Banana Cue (Filipino Fried Caramelized Bananas)

March 31, 2021

Filipino

By: Jasmine Briones 

If you’ve never had banana cue, you are in for a treat! This popular Filipino street food is made from fried saba bananas coated in caramelized brown sugar. It is pretty easy to make and will satisfy any sweet tooth!

a photo of caramelized bananas on barbecue sticks laying on a banana leaf

The name banana cue (or bananacue) simply comes from the combination of the words banana and barbecue. Although these are not cooked in the same manner that barbecue is (marinated and grilled), their similarity in appearance and use of skewers to serve is what brings in that term.

Banana cue is made with Saba bananas, which is one of the most popular banana varieties in the Philippines, where it originates. These bananas are primarily a cooking banana, but you can also eat them raw if you’d like as well!

a photo of caramelized bananas on barbecue sticks laying on a banana leaf

For banana cue, the Saba bananas are fried in caramelized brown sugar and then are usually skewered onto a bamboo stick for ease of enjoyment, although that step is not necessary. Banana cue is usually consumed as a mid-afternoon snack or as a dessert.

Here is what you will need:

  • Saba Bananas: We find our Saba bananas at our local Asian or Filipino Markets. If you can’t find it fresh, you can opt for frozen as well. Opt to use bananas that are not too ripe, as the banana cue will be mushy.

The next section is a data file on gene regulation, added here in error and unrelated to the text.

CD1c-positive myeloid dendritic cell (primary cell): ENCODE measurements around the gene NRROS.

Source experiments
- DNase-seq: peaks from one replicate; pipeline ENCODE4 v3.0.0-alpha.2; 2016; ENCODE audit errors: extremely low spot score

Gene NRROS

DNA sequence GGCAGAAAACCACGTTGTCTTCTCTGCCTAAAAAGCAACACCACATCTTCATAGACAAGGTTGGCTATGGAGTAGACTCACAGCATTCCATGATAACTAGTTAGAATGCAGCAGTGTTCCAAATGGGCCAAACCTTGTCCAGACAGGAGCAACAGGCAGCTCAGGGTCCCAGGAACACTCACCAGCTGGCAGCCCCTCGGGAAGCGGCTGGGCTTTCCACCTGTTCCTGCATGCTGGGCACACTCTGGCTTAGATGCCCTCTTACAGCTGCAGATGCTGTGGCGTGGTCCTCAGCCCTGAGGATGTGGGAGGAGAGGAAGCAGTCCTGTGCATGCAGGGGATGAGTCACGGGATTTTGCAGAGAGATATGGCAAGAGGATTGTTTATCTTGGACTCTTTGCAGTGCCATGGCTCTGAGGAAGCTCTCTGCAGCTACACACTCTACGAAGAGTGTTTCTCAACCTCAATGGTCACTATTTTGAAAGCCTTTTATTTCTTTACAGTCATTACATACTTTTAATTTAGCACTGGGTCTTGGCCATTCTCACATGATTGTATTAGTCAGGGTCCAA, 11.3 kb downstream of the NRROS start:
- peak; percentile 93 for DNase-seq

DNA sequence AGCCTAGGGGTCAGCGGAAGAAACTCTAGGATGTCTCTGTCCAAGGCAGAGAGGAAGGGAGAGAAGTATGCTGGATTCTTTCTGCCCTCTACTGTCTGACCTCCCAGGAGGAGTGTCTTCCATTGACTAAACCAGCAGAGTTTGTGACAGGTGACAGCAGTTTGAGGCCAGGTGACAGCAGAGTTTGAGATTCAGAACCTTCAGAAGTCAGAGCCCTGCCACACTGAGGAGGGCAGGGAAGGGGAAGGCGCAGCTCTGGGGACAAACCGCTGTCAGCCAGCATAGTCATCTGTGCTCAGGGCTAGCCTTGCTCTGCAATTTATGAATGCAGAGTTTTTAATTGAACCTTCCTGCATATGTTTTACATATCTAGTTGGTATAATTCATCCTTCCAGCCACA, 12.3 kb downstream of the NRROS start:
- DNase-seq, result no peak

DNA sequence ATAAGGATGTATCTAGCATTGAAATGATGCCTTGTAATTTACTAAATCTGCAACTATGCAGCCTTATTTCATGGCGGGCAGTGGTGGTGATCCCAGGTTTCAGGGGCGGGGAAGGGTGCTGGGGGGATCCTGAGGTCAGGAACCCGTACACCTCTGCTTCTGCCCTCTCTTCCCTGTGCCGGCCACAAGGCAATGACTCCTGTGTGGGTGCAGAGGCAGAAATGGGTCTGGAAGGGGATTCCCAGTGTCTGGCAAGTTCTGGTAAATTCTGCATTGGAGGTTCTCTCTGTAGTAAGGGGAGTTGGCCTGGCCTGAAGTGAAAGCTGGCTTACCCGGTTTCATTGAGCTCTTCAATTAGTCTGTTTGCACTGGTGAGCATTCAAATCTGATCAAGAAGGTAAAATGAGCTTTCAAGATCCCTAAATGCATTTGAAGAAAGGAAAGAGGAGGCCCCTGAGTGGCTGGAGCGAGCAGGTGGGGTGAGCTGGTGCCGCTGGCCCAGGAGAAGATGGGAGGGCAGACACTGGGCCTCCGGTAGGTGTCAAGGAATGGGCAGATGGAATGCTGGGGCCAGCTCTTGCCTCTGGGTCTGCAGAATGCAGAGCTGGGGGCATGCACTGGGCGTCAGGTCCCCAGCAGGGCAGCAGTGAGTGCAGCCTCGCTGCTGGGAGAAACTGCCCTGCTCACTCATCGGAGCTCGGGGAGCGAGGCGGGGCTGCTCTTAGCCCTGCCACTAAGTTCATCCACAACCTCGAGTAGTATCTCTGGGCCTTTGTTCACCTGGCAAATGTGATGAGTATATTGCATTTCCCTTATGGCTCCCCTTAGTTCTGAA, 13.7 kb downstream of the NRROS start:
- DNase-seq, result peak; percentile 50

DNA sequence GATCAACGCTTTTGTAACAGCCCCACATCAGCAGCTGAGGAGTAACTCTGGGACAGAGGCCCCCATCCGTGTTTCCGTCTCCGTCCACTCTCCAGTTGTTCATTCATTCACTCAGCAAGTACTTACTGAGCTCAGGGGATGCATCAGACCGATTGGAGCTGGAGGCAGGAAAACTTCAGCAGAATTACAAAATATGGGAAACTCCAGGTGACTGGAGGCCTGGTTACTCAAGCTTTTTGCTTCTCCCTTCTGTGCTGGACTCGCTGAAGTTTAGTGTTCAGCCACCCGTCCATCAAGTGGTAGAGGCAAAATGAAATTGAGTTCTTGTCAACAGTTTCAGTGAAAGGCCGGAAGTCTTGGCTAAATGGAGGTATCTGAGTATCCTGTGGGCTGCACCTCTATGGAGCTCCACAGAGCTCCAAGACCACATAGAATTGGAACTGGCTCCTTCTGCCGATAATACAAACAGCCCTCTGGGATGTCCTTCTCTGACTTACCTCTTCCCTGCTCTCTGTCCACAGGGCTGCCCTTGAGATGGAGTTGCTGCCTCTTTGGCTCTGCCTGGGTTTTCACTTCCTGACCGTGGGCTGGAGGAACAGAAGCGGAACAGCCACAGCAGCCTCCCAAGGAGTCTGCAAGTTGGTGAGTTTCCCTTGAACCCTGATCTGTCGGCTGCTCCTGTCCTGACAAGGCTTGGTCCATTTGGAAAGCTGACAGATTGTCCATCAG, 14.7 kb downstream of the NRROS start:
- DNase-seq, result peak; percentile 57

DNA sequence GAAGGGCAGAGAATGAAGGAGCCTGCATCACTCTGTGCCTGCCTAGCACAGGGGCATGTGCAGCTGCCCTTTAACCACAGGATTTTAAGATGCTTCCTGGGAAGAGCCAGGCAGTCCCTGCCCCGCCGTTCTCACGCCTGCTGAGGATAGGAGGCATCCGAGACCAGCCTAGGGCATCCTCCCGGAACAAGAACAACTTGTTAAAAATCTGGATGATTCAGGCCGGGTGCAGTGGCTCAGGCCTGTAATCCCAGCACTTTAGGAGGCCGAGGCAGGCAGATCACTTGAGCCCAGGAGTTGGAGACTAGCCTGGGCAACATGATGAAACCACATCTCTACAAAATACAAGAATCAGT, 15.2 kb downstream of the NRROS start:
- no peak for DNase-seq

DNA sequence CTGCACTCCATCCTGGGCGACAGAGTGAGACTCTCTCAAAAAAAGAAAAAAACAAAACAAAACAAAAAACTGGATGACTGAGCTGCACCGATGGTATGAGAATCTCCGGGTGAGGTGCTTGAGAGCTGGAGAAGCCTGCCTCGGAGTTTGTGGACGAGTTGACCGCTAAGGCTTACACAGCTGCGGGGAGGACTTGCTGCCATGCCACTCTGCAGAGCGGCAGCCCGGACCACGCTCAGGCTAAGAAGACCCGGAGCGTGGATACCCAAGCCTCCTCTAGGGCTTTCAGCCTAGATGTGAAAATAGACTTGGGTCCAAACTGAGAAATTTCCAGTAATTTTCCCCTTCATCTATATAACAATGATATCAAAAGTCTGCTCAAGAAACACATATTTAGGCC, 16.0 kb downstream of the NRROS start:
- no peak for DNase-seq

• Brown Sugar: We used light brown sugar here, but muscovado sugar or dark brown sugar would work as well.  To ensure that your sugar is vegan, you can opt for an organic variety.
  • Oil: We like to fry in canola oil as it has a high smoke point, is cheap, and has a neutral flavor.

A few notes:

  • We have tried this recipe with both fresh and frozen Saba bananas, and both have worked well.
  • Suppose you can’t find Saba bananas, Plantains, Burro bananas, or Thai Bananas can be used in their place. We suggest halving the plantains for ease of cooking since they are usually much longer than Saba.
  • The bamboo skewers are unnecessary, so if you don’t have any, you can eat the banana cue with your hands or utensils.
a photo of caramelized bananas on barbecue sticks laying on a banana leaf

If you’re looking for more veganized Filipino recipes, we’ve got you covered:

a photo of caramelized bananas on barbecue sticks laying on a banana leaf

Make sure you tag us on Instagram @sweetsimplevegan and @consciouschris and hashtag #sweetsimplevegan if you recreate any of our recipes; we love to see your photos!

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a photo of caramelized bananas on barbecue sticks laying on a banana leaf

Banana Cue (Filipino Fried Caramelized Bananas)


  • Author: Jasmine @ Sweet Simple Vegan
  • Prep Time: 10 minutes
  • Cook Time: 20 minutes
  • Total Time: 30 minutes
  • Yield: 8 servings
  • Diet: Vegan

Description